A Sony Pictures Classics release of a Clinica Estetico production, in association with Marc Platt Prods. Produced by Jonathan Demme, Neda Armian, Marc Platt. Executive producers, Ilona Herzberg. Carol Cuddy. Co-producer, H.H. Cooper. Directed by Jonathan Demme. Screenplay, Jenny Lumet.

Kym - Anne Hathaway
Rachel - Rosemarie DeWitt
Paul - Bill Irwin
Abby - Debra Winger
Sidney - Tunde Adebimpe
Kiernan - Mather Zickel
Emma - Anisa George

Brimming with energy, elan and the unpredictability of his "Something Wild," Jonathan Demme's triumphant "Rachel Getting Married" may just lay the wedding film to rest, being such a hard act to follow. Amid preparations for a biracial wedding, in comes the bride's time-bomb of a sister (Anne Hathaway), fresh from a nine-month stay at her umpteenth rehab, ready to open every can of worms in the cupboard. Riding emotional rollercoasters to the ever-changing rhythms of the wonderfully eclectic in-house bands whose music never ceases, Demme's self-styled stunner should appeal to arthouse auds upon its Oct. 3 release by Sony Classics.

Kym (Hathaway, fragile, angry and superb) does not qualify as a likely candidate for Miss Congeniality. Commanding centerstage, she's not about to let a little thing like her sister's wedding take away from the spectacle of her suffering. A succinct, wryly perfect AA meeting makes clear that Kym's guilt over the death of her little brother, Ethan, has left her incapable of coping with herself, just as others have difficulty coping with her. The entire family carries the scars of Ethan's death, along with all manner of festering hurts and enduring longings.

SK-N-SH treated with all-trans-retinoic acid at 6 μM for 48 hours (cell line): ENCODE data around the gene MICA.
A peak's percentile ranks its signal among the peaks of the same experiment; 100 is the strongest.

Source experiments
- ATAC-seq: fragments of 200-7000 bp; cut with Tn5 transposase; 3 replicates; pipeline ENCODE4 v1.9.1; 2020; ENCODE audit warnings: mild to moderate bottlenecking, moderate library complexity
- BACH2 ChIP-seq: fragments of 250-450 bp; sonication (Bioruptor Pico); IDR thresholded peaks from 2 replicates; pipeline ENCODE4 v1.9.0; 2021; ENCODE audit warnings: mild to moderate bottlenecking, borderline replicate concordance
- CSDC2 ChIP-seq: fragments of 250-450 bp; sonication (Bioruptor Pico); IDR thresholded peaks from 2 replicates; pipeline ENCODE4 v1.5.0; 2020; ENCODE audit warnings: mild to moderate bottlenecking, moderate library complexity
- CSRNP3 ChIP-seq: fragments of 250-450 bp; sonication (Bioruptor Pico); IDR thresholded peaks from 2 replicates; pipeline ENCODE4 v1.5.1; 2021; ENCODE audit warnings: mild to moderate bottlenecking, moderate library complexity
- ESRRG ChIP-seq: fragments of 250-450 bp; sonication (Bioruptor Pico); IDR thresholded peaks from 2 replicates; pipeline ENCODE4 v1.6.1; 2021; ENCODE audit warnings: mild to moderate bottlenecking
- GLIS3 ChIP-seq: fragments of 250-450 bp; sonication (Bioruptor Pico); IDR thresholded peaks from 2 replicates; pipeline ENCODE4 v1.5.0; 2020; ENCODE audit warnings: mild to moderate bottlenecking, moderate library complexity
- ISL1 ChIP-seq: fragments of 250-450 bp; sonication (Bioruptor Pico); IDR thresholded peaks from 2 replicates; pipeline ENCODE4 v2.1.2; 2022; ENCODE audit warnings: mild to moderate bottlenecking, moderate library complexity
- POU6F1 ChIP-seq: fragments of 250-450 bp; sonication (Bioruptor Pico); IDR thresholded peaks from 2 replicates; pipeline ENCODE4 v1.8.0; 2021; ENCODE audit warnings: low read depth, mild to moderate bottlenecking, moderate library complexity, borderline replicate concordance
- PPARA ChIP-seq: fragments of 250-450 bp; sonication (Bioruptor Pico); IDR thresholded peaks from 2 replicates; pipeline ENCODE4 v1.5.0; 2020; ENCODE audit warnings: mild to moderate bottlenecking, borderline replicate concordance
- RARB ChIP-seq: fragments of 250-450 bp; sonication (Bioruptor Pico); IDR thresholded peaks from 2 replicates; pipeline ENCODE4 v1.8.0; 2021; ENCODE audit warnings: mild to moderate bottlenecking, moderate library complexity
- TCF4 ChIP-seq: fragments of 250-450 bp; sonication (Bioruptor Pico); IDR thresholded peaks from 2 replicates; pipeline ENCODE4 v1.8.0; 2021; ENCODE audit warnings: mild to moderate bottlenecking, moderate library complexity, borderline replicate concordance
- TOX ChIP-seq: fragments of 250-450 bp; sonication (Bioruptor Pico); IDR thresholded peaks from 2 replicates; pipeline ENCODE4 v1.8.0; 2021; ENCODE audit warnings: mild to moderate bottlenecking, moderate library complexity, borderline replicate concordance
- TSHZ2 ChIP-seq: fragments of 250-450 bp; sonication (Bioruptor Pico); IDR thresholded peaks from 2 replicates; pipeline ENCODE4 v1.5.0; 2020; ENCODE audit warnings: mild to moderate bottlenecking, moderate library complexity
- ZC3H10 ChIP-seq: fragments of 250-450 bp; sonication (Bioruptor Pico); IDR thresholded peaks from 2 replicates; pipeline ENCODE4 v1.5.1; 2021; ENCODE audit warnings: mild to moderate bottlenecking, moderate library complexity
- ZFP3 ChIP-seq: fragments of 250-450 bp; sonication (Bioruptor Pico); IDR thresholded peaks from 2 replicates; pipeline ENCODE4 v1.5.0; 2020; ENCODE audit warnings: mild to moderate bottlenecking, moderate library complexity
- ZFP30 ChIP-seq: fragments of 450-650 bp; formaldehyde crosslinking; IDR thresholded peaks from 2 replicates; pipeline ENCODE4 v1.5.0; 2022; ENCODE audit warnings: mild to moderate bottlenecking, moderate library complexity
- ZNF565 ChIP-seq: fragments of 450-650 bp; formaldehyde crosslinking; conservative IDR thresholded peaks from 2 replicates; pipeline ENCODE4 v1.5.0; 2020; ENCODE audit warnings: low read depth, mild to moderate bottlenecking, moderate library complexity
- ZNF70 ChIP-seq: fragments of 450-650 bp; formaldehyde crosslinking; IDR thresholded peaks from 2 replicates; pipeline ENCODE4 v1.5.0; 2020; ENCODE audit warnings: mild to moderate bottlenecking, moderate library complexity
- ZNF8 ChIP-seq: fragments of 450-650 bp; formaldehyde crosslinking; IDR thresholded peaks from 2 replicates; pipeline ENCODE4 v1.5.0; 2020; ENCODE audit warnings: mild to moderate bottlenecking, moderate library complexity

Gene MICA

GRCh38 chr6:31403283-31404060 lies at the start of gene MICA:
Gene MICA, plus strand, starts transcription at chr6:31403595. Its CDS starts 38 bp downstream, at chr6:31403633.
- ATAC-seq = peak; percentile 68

Rachel (Rosemarie DeWitt) resents her sister's constant emotional drain on their rich, white, liberal New England family, leaving precious few resources for her own needs. In a marvelously funny scene, when Rachel suddenly announces she is pregnant during a bout of mutual sisterly recriminations, Kym inanely cries foul, unable to overcome her anger at being upstaged.

A whole sea of troubles roils beneath the siblings' superficially polite relationship with their divorced and remarried mother (an incomparable Debra Winger), the tensions more inchoately acted out than specifically spelled out. Meanwhile, their dad (Demme regular Bill Irwin), expansive and all-embracing, cannot leave anything alone, anxiously pushing food and solicitude upon his welcoming guests and his far less receptive daughters.

Doubtless, the black groom and his family could yield similar soap operatics, but the film never ventures far into the other side of the aisle, except for innumerable toasts, hugs and songs as musician/groom Sidney (Tunde Adebimpe) launches into a cappella Neil Young after the vows.

The characters' volatile moodswings are matched by the restlessness of the HD camerawork commandeered by Declan Quinn ("Monsoon Wedding"). Quinn's camera, few of whose moves were blocked out beforehand, proves ever ready to take off in unexpected directions.

With the passing of Robert Altman, Demme remains the only one of his groundbreaking generation of '60s/'70s-spawned, open-ended moviemakers consistently making films. Though written by Jenny Lumet (Sidney's daughter) and owing more, plot-wise, to Noah Baumbach's "Margot at the Wedding" than to Altman's "A Wedding," "Rachel Getting Married" quite consciously inscribes itself with that Altmanesque tradition of go-with-the-flow, quasi-ethnographic American walkabouts.